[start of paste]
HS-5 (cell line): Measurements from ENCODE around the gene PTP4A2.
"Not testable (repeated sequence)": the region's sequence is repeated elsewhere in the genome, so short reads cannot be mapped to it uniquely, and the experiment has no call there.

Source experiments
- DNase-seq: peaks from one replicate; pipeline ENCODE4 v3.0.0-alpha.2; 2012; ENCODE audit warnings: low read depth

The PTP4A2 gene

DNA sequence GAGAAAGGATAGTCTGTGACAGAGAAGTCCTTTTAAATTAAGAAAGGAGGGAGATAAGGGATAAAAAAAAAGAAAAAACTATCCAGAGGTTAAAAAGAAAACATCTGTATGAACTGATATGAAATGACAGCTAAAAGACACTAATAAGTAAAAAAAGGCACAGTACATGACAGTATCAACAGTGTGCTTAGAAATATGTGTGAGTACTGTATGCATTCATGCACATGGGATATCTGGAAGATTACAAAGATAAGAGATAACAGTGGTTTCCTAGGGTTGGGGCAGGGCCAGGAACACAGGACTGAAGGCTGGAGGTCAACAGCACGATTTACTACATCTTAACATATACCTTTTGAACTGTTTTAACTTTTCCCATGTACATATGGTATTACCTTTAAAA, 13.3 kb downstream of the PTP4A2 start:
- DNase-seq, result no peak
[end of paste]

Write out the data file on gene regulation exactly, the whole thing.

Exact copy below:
HS-5 (cell line): Measurements from ENCODE around the gene PTP4A2.
"Not testable (repeated sequence)": the region's sequence is repeated elsewhere in the genome, so short reads cannot be mapped to it uniquely, and the experiment has no call there.

Source experiments
- DNase-seq: peaks from one replicate; pipeline ENCODE4 v3.0.0-alpha.2; 2012; ENCODE audit warnings: low read depth

The PTP4A2 gene

DNA sequence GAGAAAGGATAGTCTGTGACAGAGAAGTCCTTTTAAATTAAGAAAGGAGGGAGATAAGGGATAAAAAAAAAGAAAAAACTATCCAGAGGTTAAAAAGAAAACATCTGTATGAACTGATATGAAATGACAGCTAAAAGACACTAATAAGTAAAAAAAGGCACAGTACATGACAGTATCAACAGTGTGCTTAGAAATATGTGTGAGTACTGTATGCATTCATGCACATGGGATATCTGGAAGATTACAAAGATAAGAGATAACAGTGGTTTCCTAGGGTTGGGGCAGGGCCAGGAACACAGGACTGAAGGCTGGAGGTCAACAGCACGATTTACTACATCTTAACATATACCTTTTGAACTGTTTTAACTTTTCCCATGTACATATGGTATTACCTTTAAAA, 13.3 kb downstream of the PTP4A2 start:
- DNase-seq, result no peak